Interns provide valuable service

 

For those of you who have not discovered the joy of interns, let me tell you this: It’s the classic win/win situation for businesses and their potential future employees.

The BBJ has been working with interns for more than a year now, and it has become a welcome routine for us here. We get to take advantage of Western Washington University’s excellent journalism program and have juniors and seniors come to our offices for 280 hours to work for us. We put them to task writing stories, compiling data, proofing and editing, and doing many of the jobs that our regular reporters do.

This provides the BBJ with cheap (read: free) labor and valuable help. It provides the students with on-the-job training and mentorship that they can’t get through their classes. This mentoring in and of itself is part of the reward of working with interns, for it helps managers hone their own skills and learn how to be good trainers and mentors. It also means they build a pool of resumes for future job openings.

For the students, although they are often working for very little, if any, money, they get to see what the workplace is really like, put your business on their resume and hopefully get a good reference from you.

The BBJ has been blessed with a string of good interns. Over the past year, our interns — Krista Grunhurd, Amy Harder, Jackie LeCuyer, Nicole Lamphear, Matt Gagne, and this month we are starting a new intern, Kelly Lemons — have proven themselves to be hard working, resourceful and dedicated. Depending when they intern here, they’ve worked at everything from creating a huge database for our Book of Lists to filling in while reporters are gone or on vacation.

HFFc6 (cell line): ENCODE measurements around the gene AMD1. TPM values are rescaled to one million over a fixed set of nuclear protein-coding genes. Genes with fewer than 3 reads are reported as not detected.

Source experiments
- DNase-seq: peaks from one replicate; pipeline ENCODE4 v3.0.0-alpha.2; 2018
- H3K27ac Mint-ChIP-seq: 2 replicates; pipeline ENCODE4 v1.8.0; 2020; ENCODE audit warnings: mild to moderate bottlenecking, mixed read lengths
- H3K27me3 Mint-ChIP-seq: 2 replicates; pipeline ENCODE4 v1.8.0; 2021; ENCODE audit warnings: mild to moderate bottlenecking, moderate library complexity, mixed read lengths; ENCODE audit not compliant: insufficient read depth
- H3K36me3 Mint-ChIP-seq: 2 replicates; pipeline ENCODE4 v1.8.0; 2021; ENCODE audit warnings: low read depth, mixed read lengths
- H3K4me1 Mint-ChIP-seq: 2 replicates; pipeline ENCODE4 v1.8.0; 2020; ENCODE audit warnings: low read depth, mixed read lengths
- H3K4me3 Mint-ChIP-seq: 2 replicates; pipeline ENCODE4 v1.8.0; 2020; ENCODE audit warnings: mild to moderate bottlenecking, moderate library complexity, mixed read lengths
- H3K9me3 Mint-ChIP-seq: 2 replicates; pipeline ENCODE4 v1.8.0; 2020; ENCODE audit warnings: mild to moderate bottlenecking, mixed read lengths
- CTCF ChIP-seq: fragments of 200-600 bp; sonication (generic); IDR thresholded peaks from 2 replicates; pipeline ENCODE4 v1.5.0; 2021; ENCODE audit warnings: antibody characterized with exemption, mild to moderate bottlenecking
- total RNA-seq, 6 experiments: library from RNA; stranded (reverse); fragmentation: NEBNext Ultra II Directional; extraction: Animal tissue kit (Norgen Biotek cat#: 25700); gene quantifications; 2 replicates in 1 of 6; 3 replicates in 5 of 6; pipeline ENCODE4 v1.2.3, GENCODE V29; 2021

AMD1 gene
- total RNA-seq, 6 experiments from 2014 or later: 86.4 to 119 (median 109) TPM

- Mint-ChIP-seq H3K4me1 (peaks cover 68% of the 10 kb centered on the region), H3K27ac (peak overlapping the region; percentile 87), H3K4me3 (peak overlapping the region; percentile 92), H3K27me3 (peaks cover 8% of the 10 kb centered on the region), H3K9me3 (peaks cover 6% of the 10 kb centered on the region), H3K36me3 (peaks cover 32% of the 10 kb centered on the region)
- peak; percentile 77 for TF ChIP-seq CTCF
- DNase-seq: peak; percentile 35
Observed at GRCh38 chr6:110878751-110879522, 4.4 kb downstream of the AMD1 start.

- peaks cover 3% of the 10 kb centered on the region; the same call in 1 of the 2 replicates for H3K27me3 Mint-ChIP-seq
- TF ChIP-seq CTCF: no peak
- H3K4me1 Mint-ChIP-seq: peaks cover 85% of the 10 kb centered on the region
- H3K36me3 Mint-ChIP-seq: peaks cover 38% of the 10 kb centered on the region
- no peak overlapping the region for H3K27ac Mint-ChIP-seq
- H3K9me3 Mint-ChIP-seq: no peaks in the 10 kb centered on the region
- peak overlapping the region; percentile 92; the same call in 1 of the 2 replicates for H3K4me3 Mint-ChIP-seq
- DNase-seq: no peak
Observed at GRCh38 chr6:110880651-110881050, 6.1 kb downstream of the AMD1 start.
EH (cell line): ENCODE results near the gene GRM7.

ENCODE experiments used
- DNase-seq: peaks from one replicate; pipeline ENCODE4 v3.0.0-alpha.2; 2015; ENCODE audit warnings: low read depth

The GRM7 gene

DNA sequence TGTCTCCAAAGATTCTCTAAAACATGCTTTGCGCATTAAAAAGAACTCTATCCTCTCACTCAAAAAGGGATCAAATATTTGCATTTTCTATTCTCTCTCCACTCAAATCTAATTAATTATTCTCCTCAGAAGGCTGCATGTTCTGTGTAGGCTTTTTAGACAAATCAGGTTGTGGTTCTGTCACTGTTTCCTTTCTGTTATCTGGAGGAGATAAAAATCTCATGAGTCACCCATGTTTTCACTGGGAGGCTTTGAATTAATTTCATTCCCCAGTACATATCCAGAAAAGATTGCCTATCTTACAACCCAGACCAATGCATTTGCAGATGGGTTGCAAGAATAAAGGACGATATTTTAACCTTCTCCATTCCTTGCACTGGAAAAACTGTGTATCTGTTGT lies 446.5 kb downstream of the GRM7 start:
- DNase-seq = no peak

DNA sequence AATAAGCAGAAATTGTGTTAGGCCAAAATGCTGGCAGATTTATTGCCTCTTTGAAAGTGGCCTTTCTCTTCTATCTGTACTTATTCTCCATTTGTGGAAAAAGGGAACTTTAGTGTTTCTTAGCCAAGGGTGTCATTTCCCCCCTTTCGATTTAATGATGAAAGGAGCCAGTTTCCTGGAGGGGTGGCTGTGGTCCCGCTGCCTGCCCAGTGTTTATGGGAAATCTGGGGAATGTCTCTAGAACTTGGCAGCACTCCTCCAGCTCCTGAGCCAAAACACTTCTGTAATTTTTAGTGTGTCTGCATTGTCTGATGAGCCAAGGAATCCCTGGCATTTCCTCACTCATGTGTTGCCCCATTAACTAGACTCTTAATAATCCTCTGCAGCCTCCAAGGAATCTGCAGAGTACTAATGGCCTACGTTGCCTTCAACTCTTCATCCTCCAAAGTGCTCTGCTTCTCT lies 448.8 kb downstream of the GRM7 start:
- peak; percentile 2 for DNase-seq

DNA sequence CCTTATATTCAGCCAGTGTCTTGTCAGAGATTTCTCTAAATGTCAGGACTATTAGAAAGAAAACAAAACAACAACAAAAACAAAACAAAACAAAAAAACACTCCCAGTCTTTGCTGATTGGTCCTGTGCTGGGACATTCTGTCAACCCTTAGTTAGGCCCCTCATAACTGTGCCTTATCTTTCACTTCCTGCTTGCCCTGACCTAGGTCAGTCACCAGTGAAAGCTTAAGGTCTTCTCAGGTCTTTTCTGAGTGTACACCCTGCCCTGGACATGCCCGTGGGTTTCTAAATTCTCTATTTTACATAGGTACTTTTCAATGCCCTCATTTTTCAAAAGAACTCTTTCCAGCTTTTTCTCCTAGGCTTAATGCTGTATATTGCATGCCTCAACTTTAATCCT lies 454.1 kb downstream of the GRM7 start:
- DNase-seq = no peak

Interns can be and often are used in businesses other than journalism as well. Engineering firms, law firms, educational facilities, doctor’s offices — almost any business can benefit from interns. Western isn’t the only place to look for interns, as both Bellingham Technical College and Whatcom Community College offer specilized training programs as well. After the positive experence the BBJ has had, I would encourage all businesses to look into whether an intern would work for your business.

In other BBJ news, we’ve added another reporter to our award-winning staff. Isaac Bonnell graduated from Western with a degree in environmental journalism last year, and he has been working for The Bellingham Herald as an intern, blogger and freelancer for several months. In the past few weeks, he has been out getting to know some of the business folks in the community, and we’re excited to have him on board as our new full-time reporter.

And also, about the Book of Lists — it’s that time of year again for us, as we call hundreds of local businesses to gather information and update our information on their companies. For those who don’t know about our Book of Lists, this is our fourth year gathering information on more than 450 businesses in the community. For more information, or to fill out one of our industry forms to be considered for our lists, visit our Web site at www.thebellinghambusinessjournal.com and click on the Book of Lists tab. We want to hear from your business.

 

Vanessa Blackburn is the publisher and editor of the Bellingham Business Journal.
She can be reached at vanessa@thebellinghambusinessjournal.com.

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